Time for another no-nonsense post about quality material, in this case, the best skateboard trucks for street skating. Now before I begin I would like to point out that skateboarding is all about personal preference, some love Indy trucks, others say Thunders are the best.
It doesn’t really matter. Some are (in theory) better at certain disciplines than others but even then it really depends on what you like. I picked 5 top brands and will explain why and what they are good at. I skated 4 out of 5 trucks
At the end of this post, I’ll explain how you pick the right size, bushings, and other truck-related stuff.
There are many different brands of trucks available, but what is the best for street skating? Let’s do an analysis of the different offerings out there.
Note: As an Avantlink and Amazon Associate I earn from qualifying purchases.
1. Independent Truck Co.
You can’t go wrong with Independent Trucks. Indy’s are one of the standards and definitely a high-quality truck for street skating. They are beefier looking than the competition, and are known to be long-lasting, and able to take the punishment that street skating puts on trucks.
They are available in a low and a high version. They make for a slightly narrower wheelbase which is nice for manuals and balancing grinds. The 55mm Standard height of an Indy lets you use a slightly larger wheel which is nice if you are skating some rougher street spots and want more speed.
Indy’s are known to be quite heavy and you can tell just by looking at how chunky they are. A lot of people like this extra bit of heft that comes with Indy’s. However, if you want to skate Indy’s but want a lighter option, Independent Truck Co. has you covered.
In addition to the heavy Standards, they also have Indy Hollows, and Forged Titanium options available in pretty much every size. It shouldn’t be hard for you to find the Indy truck that suit you. Check for prices on evo.com (recommended) or see what Amazon has to offer.
2. Thunder Trucks
Thunder Trucks are regarded as the most stable and responsive trucks available, and this is what you need when you are street skating. You need a truck with quick responsive turning, to pinch easily on grinds, and to give a stable landing. Thunder Trucks offer exactly this.
Thunders have a larger wheelbase than Indy’s, which may or may not be for you. They definitely feel different than Indy’s or any other brand. Thunders are also quite low in height, at 50mm standard.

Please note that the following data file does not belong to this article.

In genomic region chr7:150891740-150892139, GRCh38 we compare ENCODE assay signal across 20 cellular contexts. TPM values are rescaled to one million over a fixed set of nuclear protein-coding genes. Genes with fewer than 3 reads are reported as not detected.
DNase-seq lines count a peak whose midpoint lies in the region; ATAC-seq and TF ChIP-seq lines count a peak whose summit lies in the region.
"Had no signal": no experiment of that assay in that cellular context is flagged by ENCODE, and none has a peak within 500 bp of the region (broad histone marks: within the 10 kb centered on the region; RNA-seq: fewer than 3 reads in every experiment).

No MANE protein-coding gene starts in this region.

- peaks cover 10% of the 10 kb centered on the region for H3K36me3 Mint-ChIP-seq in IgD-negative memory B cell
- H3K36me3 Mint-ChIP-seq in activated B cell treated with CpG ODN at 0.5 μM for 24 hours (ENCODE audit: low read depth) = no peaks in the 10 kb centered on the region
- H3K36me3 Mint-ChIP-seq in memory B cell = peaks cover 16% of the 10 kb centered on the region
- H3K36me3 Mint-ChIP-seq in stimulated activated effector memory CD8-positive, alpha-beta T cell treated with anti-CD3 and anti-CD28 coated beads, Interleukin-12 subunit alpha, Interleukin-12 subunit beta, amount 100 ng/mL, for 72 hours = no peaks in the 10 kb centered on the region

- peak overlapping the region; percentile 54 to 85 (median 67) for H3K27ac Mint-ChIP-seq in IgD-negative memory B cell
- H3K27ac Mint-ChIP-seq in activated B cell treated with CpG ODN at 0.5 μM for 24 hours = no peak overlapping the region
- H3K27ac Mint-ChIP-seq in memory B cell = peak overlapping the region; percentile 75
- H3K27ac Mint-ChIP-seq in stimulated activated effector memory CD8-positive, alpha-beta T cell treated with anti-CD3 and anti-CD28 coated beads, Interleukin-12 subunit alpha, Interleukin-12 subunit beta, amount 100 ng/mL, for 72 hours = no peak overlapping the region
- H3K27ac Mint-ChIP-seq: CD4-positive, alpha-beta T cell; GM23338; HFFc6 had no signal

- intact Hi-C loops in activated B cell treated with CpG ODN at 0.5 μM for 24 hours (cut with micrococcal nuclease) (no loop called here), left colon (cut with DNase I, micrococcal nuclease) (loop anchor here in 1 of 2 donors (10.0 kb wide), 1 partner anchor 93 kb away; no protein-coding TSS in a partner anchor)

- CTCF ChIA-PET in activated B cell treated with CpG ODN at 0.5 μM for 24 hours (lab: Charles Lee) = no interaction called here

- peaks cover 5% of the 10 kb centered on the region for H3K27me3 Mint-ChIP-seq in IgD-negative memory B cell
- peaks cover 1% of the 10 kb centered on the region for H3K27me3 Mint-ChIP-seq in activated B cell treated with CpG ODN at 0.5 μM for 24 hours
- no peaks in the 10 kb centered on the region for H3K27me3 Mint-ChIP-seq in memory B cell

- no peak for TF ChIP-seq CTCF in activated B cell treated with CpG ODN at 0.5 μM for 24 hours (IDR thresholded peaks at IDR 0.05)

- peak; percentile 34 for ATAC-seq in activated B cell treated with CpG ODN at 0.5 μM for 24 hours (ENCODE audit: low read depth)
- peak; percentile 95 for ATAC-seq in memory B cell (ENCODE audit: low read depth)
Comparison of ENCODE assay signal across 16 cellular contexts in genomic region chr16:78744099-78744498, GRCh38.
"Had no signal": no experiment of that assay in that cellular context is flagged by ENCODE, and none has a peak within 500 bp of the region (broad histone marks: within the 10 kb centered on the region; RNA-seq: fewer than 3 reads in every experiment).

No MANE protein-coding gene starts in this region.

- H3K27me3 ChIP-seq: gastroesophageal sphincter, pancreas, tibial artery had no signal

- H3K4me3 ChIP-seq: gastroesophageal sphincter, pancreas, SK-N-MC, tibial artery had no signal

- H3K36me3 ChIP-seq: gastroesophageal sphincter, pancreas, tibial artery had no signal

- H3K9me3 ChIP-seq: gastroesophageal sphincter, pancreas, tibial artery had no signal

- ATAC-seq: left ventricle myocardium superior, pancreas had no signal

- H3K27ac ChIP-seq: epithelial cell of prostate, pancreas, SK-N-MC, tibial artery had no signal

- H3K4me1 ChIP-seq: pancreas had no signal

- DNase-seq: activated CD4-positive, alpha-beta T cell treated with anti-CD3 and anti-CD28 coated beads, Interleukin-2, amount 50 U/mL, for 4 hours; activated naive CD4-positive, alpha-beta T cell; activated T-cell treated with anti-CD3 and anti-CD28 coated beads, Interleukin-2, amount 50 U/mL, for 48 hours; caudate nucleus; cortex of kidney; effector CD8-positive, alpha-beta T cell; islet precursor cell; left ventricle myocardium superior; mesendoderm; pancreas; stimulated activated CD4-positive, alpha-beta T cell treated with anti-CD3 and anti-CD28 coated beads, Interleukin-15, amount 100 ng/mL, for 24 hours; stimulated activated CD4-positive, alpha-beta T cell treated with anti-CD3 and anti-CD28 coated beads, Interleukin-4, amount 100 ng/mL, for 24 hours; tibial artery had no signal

This is nice if you have steep kicks on your board, but not so nice if you are prone to wheel bite and want to ride a wheel above 53mm. But they offer the Team Hollow edition that have a 1mm taller baseplate than the rest, if you want a little extra room.
Thunders can be considered a middle-weight truck. The Standards are lighter than Indy’s, but they offer several models that are lighter still (from heaviest to lightest): Team Editions, Lights, Team Hollow, Hollow Lights, Titanium Lights. Check for sizes and price on Amazon or go to evo.com to get these awesome trucks (recommended).
3. Grind King Trucks
You may or may not know about GrindKing Trucks. Back in the 90’s they were constantly innovating ways to make skateboard trucks better. GrindKing invented the inverted kingpin, which gives the highest kingpin clearance and prevents hang up on grinds, especially Smith, and Feeble grinds.
Almost every year Grind King came out with a new and more innovative skateboard truck. Then they just disappeared. Well, 2019, Grind King came back with the Disruptor.
The GK Disruptor is the most innovative skateboard truck to date. It has a washerless truck system, and has the lowest kingpin height for the smoothest grinds ever possible. The bushings have an integrated aluminum sleeve and washer. The “Anti Focus” baseplate is hollow, and rounded, not squared, the lessen the chance of your board breaking.
On top of that, the design of the truck is one of the gnarliest you’ll encounter. They just look really solid and aggressive! They recently came out with the GK Sparks which make a typical grind look spectacular by creating bright sparks.
It has the same dimensions, bushings, and Inverted Kingpin as the Disruptor, except there are six Spark Plug inserts on top of the hanger and one in the baseplate for getting sparks when you do nose and tail slides. This will probably look really cool when grinding a concrete ledge at night. Check Amazon for availability.
4. Venture Truck Co.
Ventures are designed to provide a light-weight, responsive, high-quality truck for street skating. They are a proven name in the skateboard industry. If Stevie Williams and P-Rod endorse them, they must be good.
Ventures are generally a pretty light-weight truck, but they still have a pretty beefy hanger, that is sure to last against they punishment you inflict when shredding the streets. Venture offers trucks in 3 heights: Low, Mid, and High.